Personally, I prefer to slow-troll live bait for kingfish, because you can use lighter tackle and my clients get to play the fish right up to the rod tip. Some charters like to drag spoons behind a fishing planner at higher speeds so they can cover more ground. Both methods work, but when using a planer, you must use heaver tackle and you only get to fight the fish up to the planer, then you have to handline the fish in the rest of the way to the boat.

This month tarpon will be making their presence known at the mouth of Tampa Bay and one of the best spots to encounter an early April tarpon is at the Sunshine Skyway Bridge. The trick to getting a solid hook-up is to anchor your boat on the up-tide side on the bridge and drift baits back under the bridge while establishing a constant flow of fresh cut bait chum.

The tarpon fishing really picks up during May and June, so plan accordingly!

Usually, I get too busy to write fishing reports as often as I’d like, so, if you’re interested in seeing my most recent post, please like my, Facebook Page to receive updates. For charter reservations call/text Wade at 813-286-3474.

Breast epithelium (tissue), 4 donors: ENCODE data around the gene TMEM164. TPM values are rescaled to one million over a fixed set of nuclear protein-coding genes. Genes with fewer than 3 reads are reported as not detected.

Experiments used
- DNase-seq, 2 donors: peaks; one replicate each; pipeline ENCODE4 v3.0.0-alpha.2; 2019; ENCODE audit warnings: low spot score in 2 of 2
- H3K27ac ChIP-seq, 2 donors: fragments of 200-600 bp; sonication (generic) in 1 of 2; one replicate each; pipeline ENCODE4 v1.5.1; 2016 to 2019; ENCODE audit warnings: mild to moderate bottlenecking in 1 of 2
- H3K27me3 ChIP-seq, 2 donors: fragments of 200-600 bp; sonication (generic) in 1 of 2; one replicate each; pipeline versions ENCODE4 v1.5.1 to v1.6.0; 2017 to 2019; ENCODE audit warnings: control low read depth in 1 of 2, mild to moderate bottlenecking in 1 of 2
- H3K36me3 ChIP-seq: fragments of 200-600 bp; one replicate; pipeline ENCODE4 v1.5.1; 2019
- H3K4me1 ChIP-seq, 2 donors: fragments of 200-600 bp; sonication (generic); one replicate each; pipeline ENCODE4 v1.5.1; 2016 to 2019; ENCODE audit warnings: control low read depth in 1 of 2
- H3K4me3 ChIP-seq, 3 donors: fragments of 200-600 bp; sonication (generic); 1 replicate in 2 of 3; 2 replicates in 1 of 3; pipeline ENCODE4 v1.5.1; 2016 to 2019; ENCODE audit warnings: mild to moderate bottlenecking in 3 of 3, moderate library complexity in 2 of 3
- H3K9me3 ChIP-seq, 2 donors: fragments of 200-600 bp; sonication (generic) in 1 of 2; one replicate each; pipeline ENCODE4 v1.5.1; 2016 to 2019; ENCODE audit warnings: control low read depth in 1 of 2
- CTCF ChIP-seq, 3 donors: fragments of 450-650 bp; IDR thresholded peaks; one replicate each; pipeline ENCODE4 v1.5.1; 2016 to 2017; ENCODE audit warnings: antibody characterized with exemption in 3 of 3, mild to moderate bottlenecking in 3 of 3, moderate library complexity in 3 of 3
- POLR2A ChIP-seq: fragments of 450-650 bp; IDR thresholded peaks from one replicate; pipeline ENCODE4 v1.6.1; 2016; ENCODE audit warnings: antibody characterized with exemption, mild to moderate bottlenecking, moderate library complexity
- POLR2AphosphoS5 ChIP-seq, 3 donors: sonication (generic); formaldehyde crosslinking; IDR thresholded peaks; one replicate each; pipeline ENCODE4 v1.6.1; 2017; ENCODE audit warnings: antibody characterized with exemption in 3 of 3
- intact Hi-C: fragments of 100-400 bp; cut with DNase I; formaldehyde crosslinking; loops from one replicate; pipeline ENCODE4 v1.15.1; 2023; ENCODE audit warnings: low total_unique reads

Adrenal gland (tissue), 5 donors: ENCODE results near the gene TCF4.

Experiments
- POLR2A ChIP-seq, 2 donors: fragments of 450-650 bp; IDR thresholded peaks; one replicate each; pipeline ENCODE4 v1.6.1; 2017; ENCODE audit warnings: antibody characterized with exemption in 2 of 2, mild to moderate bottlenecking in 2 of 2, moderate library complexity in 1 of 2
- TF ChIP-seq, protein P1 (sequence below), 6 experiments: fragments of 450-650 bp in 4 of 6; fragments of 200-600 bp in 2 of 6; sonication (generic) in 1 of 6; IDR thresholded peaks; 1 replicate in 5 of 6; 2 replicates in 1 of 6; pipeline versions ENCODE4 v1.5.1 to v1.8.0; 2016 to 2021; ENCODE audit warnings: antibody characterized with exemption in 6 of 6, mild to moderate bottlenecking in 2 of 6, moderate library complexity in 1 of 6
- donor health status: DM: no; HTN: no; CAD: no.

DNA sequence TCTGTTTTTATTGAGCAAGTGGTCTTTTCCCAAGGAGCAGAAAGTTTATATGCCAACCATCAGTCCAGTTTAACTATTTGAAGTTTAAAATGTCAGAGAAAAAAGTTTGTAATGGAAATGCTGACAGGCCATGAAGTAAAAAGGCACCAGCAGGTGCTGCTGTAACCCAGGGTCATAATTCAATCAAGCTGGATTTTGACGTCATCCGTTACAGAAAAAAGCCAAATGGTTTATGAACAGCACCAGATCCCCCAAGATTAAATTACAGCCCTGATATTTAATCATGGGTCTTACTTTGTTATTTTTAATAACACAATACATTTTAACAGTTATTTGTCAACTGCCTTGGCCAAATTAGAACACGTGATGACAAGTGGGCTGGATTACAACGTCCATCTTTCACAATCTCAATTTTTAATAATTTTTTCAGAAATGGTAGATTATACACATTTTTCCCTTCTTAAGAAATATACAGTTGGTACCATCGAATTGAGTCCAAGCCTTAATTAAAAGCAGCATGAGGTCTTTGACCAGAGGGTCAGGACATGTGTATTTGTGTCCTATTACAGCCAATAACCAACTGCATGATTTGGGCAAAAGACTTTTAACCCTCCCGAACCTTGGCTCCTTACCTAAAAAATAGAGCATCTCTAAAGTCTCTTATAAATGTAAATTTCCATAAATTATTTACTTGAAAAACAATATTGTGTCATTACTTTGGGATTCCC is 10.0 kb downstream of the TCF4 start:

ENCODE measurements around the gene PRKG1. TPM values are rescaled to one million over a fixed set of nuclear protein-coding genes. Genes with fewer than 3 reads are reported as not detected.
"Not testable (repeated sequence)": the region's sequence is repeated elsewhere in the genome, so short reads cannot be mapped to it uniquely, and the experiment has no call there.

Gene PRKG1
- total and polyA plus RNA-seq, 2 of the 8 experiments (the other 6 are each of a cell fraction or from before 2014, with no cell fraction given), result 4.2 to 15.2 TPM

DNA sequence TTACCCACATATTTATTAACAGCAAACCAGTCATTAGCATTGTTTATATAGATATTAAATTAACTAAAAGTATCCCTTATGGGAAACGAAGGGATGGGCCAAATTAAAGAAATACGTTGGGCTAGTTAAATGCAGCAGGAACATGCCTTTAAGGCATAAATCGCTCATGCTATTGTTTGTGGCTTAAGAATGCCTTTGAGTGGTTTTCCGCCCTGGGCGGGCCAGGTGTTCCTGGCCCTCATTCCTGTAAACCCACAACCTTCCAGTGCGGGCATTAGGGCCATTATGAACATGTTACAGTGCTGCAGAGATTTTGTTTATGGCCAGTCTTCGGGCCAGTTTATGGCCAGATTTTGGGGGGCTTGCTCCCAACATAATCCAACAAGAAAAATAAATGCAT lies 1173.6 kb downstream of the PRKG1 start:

Tampa Bay Charter Fishing

Tampa Bay Fish are Alive and Well!

Tampa Bay Charter Fishing

The Tampa Bay sheepshead spawn is in full swing!

As I take reservations for March and April, the number one question I’m asked is, what about the red tide? Last year’s red tide finally dissipated during the fall, so the white sandy beaches are back to normal and clear of dead fish. However, the inshore fishing along the coast is far from being normal.

All month the Florida Fish and Wildlife Conservation Commission has been releasing thousands of redfish in every coastal county from northern Pasco to Collier down south, in an attempt to replenish the stocks that were decimated during 2018’s red tide outbreak. Each release included 1,000 to 1,500 juvenile fish and 25 to 30 adult redfish in every county. That equals to about 8,200 to 14,400 redfish throughout. That being said, “don’t look for a positive impact for years to come.”

The coastal communities are still reeling (no pun intended) from the devastating loss of marine life. Guides and recreational anglers alike, are struggling to catch fish. A repeat client who fished with me again this month, fished with guide out of Matlacha in Lee County the day before and they only caught one trout in four hours. The next day with me, the action was non-stop in Tampa Bay.